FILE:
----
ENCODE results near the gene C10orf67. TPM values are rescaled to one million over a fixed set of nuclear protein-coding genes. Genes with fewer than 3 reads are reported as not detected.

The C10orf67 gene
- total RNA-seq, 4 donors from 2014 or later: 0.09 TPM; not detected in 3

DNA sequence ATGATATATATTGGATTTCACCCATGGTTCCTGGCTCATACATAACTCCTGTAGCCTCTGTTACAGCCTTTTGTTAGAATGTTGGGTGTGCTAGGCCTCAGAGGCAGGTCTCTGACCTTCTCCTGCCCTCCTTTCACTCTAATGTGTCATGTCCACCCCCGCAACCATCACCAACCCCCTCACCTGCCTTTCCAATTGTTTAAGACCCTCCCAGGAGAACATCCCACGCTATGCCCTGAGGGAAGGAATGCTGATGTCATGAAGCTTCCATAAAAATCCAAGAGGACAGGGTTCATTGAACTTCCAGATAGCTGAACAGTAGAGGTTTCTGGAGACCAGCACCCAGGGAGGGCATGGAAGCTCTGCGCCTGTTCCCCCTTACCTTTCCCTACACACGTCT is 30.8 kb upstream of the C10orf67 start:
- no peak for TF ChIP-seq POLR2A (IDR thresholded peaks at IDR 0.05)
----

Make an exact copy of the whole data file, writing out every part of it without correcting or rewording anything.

ENCODE results near the gene C10orf67. TPM values are rescaled to one million over a fixed set of nuclear protein-coding genes. Genes with fewer than 3 reads are reported as not detected.

The C10orf67 gene
- total RNA-seq, 4 donors from 2014 or later: 0.09 TPM; not detected in 3

DNA sequence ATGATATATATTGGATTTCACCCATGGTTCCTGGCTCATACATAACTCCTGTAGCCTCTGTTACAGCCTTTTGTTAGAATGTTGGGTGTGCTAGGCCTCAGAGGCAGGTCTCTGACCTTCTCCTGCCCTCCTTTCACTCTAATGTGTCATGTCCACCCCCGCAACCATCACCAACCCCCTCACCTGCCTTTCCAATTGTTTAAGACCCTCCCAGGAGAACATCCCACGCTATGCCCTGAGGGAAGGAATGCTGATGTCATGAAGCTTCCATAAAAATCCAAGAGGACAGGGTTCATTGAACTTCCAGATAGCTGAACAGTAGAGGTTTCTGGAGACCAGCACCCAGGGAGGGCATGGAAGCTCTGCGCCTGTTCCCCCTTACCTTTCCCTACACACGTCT is 30.8 kb upstream of the C10orf67 start:
- no peak for TF ChIP-seq POLR2A (IDR thresholded peaks at IDR 0.05)